The city is also renowned for one of the most famous Christmas markets in these islands. The Travel Department is offering a three-night guided holiday to visit the markets and take in the city’s highlights for €399 per person. Also included are optional excursions, such as the Black Cab tours of Belfast or a joint Falls/Shankill walking tour.

Rounding off our trip around the island is Dublin. It’s hard to know where to begin there is such a breadth of activities and attractions available to visitors. Walking tours in the Dublin mountains to the south, sea fishing in the villages on the north coast, celebrity spotting near SuperValu in Dalkey, and a range of Ireland’s most historic buildings including the GPO, Kilmainham Gaol, Dublin Castle and of course Windmill Lane recording studios. That’s just a sample of what awaits a city-breaking visitor.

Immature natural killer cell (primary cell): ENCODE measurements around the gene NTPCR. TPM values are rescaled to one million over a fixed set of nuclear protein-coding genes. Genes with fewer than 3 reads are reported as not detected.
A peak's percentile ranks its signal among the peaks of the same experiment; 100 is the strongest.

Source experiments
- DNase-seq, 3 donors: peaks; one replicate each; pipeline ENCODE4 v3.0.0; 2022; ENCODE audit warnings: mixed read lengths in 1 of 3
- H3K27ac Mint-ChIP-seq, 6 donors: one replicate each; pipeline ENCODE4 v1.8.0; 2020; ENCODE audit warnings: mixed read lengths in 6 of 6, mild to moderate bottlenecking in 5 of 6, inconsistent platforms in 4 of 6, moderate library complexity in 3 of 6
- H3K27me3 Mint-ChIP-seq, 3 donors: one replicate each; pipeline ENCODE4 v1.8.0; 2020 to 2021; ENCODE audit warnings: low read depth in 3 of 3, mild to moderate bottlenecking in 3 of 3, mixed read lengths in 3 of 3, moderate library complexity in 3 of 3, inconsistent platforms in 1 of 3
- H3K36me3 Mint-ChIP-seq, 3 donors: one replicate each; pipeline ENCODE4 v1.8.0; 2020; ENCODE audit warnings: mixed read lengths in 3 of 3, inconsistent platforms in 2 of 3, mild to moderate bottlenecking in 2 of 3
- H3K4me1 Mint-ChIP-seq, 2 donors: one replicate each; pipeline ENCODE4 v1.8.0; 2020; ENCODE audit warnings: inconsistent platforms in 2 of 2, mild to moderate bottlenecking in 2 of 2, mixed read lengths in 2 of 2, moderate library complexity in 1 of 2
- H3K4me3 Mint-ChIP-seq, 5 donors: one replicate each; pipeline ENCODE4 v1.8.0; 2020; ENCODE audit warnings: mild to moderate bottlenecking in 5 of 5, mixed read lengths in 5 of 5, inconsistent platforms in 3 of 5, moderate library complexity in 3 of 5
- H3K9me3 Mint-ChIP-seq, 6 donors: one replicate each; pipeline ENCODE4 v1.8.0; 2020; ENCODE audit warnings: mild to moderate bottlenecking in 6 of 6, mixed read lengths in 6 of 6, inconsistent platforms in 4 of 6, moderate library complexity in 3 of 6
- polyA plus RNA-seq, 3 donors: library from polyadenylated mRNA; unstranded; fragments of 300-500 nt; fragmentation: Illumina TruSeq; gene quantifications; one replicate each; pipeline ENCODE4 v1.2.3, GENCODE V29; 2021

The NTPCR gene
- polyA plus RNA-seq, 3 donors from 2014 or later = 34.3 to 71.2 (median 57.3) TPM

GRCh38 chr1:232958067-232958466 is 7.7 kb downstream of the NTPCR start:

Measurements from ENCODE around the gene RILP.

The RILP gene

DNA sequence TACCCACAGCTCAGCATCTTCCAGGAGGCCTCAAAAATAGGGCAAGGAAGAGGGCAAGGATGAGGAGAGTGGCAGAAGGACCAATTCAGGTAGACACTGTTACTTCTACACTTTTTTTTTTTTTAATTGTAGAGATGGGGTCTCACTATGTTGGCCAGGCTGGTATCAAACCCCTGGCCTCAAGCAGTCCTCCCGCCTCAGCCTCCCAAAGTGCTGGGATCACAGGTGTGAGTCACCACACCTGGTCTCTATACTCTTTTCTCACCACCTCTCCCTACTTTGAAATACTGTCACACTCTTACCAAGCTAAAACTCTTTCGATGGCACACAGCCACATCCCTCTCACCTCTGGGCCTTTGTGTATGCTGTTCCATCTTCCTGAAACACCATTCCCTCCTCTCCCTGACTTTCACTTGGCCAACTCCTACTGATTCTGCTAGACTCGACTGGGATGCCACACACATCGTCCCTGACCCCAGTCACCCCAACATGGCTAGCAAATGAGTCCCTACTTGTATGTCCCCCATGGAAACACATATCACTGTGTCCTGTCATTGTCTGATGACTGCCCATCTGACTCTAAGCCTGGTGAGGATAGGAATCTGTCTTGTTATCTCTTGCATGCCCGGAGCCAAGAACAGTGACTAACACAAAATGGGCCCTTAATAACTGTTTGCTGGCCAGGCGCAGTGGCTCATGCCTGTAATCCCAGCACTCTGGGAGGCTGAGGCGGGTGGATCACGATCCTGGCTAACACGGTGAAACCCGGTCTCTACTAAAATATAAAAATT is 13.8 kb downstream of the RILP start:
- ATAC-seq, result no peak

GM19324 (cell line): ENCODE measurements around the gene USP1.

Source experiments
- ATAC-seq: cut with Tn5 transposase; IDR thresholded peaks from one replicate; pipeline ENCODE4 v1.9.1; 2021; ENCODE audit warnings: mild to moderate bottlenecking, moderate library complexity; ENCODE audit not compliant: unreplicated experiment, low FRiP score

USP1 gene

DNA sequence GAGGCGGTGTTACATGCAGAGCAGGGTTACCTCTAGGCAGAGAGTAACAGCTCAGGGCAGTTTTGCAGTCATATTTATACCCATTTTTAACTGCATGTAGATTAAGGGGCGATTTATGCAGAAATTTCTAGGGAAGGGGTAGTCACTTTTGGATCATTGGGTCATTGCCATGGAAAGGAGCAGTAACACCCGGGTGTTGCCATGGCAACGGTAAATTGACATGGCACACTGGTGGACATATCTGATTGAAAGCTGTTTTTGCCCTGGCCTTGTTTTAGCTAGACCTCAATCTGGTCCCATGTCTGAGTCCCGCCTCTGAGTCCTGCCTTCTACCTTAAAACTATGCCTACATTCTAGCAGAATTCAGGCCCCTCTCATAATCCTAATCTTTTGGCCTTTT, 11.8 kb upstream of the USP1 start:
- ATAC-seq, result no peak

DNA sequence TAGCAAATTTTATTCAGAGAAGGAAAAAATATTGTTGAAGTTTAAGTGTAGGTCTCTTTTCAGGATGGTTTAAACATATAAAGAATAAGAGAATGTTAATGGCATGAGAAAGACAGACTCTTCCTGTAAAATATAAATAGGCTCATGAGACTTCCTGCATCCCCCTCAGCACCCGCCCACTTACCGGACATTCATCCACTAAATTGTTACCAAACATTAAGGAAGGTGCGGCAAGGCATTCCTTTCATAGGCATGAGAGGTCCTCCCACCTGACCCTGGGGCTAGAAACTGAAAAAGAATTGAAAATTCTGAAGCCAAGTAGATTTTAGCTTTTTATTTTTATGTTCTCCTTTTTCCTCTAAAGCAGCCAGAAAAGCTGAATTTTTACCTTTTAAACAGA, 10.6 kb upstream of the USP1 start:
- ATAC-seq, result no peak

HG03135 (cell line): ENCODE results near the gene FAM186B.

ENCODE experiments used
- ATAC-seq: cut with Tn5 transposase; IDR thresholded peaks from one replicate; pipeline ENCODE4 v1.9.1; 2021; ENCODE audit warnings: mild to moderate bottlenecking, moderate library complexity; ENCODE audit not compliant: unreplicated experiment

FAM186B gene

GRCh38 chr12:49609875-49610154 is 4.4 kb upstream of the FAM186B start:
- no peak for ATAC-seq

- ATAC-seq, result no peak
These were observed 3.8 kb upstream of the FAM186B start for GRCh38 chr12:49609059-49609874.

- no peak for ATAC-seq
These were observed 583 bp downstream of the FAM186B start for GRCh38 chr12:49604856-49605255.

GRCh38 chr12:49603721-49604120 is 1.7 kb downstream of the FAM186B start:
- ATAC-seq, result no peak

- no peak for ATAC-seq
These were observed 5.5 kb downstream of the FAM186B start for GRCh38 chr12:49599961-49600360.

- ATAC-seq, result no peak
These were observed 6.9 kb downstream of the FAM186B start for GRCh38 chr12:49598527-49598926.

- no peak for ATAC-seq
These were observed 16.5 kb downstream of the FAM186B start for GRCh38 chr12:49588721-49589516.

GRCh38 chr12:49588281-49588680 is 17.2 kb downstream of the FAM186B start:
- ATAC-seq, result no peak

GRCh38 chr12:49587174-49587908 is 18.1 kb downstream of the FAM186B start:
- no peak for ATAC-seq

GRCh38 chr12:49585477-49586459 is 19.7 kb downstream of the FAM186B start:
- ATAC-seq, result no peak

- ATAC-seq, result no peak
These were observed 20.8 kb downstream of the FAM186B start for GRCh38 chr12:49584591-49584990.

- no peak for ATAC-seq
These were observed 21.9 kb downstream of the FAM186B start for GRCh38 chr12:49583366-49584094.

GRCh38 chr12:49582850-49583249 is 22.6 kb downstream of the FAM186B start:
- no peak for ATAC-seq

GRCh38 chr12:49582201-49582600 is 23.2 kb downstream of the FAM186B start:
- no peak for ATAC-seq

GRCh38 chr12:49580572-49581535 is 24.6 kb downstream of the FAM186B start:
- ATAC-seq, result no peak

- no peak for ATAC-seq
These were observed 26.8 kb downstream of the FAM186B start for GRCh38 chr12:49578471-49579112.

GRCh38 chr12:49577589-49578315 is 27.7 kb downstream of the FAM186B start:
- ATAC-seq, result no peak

If you want to treat yourself to something really special for your Dublin break, why not try out Dublin’s most famous address, the Shelbourne Hotel. The Shelbourne has a special package on offer to help visitors to get to know the city. Dublin Saunter at the Shelbourne is an overnight stay in a deluxe guest room with breakfast and car parking, combined with a private walking tour leaving from the hotel lobby, led by one of the renowned local historians and guides from Pat Liddy’s Walking Tours. Prices start at €299, or with dinner in the hotel’s relaxed and stylish Saddle Room from €349. Private three-hour walking tours from the hotel are available for six adults from €140, with each additional adult €8 up to a maximum of 10 people per guide.